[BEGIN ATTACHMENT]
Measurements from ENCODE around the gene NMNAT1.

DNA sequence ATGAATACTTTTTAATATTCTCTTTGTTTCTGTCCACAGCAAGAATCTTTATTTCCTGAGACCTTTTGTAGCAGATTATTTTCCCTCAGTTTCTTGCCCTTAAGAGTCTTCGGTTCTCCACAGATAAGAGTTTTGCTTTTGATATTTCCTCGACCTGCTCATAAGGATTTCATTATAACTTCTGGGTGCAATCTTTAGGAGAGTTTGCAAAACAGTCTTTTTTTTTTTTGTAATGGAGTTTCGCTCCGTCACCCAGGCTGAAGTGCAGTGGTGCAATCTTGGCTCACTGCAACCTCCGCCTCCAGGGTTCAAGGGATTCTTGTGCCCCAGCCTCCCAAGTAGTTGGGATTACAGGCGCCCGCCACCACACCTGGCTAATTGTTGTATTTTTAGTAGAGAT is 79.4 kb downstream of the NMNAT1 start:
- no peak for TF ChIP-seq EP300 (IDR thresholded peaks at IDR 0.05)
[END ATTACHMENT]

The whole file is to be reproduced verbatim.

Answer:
Measurements from ENCODE around the gene NMNAT1.

DNA sequence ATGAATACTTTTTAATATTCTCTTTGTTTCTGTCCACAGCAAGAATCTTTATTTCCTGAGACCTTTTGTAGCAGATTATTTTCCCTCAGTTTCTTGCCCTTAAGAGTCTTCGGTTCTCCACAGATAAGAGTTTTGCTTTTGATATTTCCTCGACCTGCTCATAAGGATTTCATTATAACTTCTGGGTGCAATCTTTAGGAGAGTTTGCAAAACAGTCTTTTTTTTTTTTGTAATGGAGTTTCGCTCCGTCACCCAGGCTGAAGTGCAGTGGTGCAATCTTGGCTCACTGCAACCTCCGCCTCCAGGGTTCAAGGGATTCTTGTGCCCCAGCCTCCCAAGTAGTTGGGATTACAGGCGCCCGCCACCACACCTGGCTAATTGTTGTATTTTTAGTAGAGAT is 79.4 kb downstream of the NMNAT1 start:
- no peak for TF ChIP-seq EP300 (IDR thresholded peaks at IDR 0.05)